Here we are, exactly one year after the Great East Japan Earthquake struck at 2:46 p.m. on March 11, 2011. Japanese baseball has been greatly affected by the quake, the tsunami triggered by it and the subsequent radiation threats from the crippled Fukushima nuclear power plant.
The earthquake is one of those events where everyone who experienced it will forever remember where they were when it hit or when they heard it had occurred. Like what happened in the U.S. on Sept. 11, 2001, or if you are old enough, the assassination of U.S. President John F. Kennedy on Nov. 22, 1963.
The circumstances which dictated where I was at that time on that fateful Friday are baseball-related. A few days earlier, NTV had sent me a train ticket by registered mail for travel to Kofu, Yamanashi Prefecture, to cover a Yomiuri Giants-Chiba Lotte Marines exhibition game on March 19.
I was not at home, however, when the delivery attempt was made, so the postman left a slip in my mailbox with instructions to pick up the package at the main city post office.
So it was I left home about 2:40 p.m. on the 11th for the 10-minute drive across town. Six minutes later, I stopped in front of our town’s performance hall because the taxi in front of me had also stopped and the driver got out and stood next to his car. At that point, something seemed ominously strange.
A few seconds later, I felt as if I were in a rowboat on an extremely rough sea. My car was swaying violently back and forth, and I could see utility poles and wires doing a dance. To my left, five full-sized buses were parked and waiting for the crowd to exit the culture center after a concert or play. It appeared the buses might even tip over as drivers stood outside helplessly trying to remain standing.
For the two-minute duration of the temblor, which seemed like five minutes, it felt as if the world was coming to an end. Sadly, for many, it did.
Meanwhile, at Yokohama Stadium, the BayStars and Yakult Swallows were playing an exhibition game which was stopped as the earth moved. Players, staff members and fans went to the field to avoid being hit by any falling objects.
Jason Coskrey, The Japan Times young baseball writer, wound up spending that night in the ballpark’s press box, because train services had been stopped and would not resume until the next day, while nearby hotel rooms were quickly reserved.
There followed weeks of uncertainty with frequent aftershocks and escalating worries about the Fukushima nuclear situation. Japanese baseball officials bickered about whether the 2011 season’s opening day, set for March 25, should be delayed and by how long.
Exhibition games, including the one in Kofu, were canceled, but teams got back to playing on the weekend of April 2-3. Regular-season games finally began on April 12 with a revised schedule for what would be called a “patchwork” season.
Teams played at unlikely venues with the Rakuten Eagles hosting home games in the Kansai area, and the Seibu Lions going to Ojiyama in Shiga Prefecture when their own home stadiums could not be used during April.
Three foreign players, apparently spooked by the word “radiation,” quickly left Japan. Pitchers Brian Bannister of the Yomiuri Giants, Juan Morillo of the Eagles and Brent Leach of Yokohama exited the country. Bannister and Morillo never returned. Leach was welcomed back by the BayStars in June and expressed regret about having left.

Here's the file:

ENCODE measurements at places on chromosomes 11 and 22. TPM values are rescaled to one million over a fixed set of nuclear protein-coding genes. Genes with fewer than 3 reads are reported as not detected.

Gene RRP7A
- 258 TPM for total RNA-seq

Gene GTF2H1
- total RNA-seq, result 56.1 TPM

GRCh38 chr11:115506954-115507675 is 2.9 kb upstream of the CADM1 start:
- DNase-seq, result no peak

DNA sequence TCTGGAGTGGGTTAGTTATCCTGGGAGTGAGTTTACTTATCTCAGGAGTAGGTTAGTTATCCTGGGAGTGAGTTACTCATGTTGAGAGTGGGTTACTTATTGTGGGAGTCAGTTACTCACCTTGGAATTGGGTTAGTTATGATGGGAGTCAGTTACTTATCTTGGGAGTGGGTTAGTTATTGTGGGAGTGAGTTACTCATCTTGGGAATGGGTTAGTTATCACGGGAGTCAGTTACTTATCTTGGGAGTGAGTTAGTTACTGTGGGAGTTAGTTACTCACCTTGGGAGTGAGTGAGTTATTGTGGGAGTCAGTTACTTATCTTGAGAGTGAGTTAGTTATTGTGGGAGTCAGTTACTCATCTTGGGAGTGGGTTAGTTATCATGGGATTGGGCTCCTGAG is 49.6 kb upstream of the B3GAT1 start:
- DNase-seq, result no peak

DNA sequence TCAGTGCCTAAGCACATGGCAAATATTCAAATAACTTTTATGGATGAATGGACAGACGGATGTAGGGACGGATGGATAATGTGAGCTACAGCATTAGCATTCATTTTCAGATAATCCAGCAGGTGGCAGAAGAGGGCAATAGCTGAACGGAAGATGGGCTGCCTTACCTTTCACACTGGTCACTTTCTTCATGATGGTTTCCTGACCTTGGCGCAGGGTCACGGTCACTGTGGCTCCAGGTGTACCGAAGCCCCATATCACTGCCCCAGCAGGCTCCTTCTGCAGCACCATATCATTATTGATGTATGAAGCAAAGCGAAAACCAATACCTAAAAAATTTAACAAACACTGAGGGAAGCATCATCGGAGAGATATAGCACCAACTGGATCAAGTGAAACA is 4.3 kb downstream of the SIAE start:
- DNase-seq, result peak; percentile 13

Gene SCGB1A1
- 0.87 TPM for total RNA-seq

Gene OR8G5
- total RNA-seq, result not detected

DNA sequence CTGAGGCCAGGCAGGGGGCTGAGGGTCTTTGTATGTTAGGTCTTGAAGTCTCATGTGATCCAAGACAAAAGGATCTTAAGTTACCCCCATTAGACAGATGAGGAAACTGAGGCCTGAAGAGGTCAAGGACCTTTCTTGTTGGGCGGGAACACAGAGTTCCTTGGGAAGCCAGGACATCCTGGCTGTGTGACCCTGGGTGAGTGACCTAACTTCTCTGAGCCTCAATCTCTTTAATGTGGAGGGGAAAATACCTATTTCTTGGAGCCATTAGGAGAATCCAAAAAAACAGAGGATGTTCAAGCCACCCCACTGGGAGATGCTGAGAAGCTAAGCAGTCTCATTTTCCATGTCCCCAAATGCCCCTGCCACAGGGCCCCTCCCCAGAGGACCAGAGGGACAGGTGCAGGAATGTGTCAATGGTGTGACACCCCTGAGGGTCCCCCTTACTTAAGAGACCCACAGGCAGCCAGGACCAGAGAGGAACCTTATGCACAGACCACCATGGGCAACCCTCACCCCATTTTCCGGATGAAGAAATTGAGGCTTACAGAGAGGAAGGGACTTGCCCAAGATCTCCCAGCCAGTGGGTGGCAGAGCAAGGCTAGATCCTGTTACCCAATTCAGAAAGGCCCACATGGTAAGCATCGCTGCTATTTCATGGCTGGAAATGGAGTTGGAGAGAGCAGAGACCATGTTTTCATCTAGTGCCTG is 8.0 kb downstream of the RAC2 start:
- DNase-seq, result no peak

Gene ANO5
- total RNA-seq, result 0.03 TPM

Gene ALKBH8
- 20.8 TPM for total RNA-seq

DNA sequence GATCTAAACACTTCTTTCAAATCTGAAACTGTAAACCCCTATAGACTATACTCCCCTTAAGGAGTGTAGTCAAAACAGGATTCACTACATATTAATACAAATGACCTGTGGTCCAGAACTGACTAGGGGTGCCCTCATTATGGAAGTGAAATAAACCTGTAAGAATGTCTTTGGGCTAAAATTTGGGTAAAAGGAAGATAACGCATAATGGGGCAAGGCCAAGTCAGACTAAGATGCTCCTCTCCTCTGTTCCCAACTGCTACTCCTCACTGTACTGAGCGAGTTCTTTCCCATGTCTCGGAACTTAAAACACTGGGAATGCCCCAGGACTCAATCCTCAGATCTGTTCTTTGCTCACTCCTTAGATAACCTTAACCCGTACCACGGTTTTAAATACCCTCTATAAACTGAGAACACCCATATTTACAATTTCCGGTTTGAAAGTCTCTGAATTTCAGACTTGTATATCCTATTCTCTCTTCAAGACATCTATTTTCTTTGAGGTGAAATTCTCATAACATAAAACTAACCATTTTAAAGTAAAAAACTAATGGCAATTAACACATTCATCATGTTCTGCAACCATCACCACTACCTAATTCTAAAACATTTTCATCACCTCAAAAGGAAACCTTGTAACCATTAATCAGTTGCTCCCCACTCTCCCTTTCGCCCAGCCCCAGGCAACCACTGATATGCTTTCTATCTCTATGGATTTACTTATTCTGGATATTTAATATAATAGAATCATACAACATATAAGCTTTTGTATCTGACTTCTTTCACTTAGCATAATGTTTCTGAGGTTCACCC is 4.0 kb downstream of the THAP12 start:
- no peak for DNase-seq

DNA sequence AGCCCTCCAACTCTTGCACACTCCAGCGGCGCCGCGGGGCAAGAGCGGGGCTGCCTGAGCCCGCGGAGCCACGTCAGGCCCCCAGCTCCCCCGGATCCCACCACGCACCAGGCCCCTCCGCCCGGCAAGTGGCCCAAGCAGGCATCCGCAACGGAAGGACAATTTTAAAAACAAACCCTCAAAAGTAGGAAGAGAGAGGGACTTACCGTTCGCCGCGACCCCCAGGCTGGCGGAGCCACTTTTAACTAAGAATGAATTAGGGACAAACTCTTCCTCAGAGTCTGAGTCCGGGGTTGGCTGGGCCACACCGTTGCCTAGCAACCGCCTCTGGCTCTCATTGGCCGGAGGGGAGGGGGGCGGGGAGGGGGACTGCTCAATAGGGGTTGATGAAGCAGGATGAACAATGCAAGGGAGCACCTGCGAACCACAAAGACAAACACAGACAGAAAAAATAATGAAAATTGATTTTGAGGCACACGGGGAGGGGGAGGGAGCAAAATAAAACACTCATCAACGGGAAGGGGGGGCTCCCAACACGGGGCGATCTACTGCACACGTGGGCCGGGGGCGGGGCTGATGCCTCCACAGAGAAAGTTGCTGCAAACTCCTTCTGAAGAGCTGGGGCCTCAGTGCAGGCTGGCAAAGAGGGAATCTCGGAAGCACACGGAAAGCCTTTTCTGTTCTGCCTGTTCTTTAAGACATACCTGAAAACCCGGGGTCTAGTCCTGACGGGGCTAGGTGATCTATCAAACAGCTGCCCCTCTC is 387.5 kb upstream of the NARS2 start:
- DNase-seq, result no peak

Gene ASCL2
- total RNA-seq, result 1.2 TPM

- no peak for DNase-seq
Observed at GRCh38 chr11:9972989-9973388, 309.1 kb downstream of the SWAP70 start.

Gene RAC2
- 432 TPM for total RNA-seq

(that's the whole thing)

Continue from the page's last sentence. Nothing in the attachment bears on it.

“I should have stayed, but my wife was expecting a baby, and we kind of panicked,” he admitted, prior to a game on Aug. 30 at Fukui. “I wish I could take back those three months I was gone. I made a mistake,” he said.
Then-BayStars manager Takao Obana expressed confidence in Leach after he came back, but the pitcher was mostly ineffective, compiling a record of 1-7 with a 5.95 ERA in eight starts. Leach was released and has gone back to his former major league team, the Los Angeles Dodgers, on a minor league contract.
The 2011 season was eventually played out with constant reminders of the disasters. Games were held in some ballparks with reduced power and lighting, and staff at Tokyo Dome, where one game was stopped for a few moments during ground shaking, conducted “earthquake practice” prior to every game, urging fans to remain in their seats in case of emergency, because the building is strongly reinforced and quake resistant.
What needs to be mentioned again is the efforts of those who have helped so much with relief and assistance in the Tohoku area to achieve healing through baseball. Major League Baseball’s “Tomodachi” campaign, for example, has done its part to return the game to youngsters in Miyagi and Iwate Prefectures with donations of equipment, and to repair damaged playing fields.
Looking to the future, it appears Japanese baseball will be playing an All-Star Game in the Tohoku area at least for the next few years. One was played in Sendai last July, and Game 3 of the 2012 All-Star series is set for Iwate Prefectural Stadium in Morioka on July 23. In 2013, an All-Star Game will be played in Fukushima Prefecture.
Finally this week, as we look back on what has been a year of turmoil and anxiety, we remember those who were lost, and we hope and pray something like this does not occur again.
Gambare Nippon, and Play Ball!
Contact Wayne Graczyk at: Wayne@JapanBall.com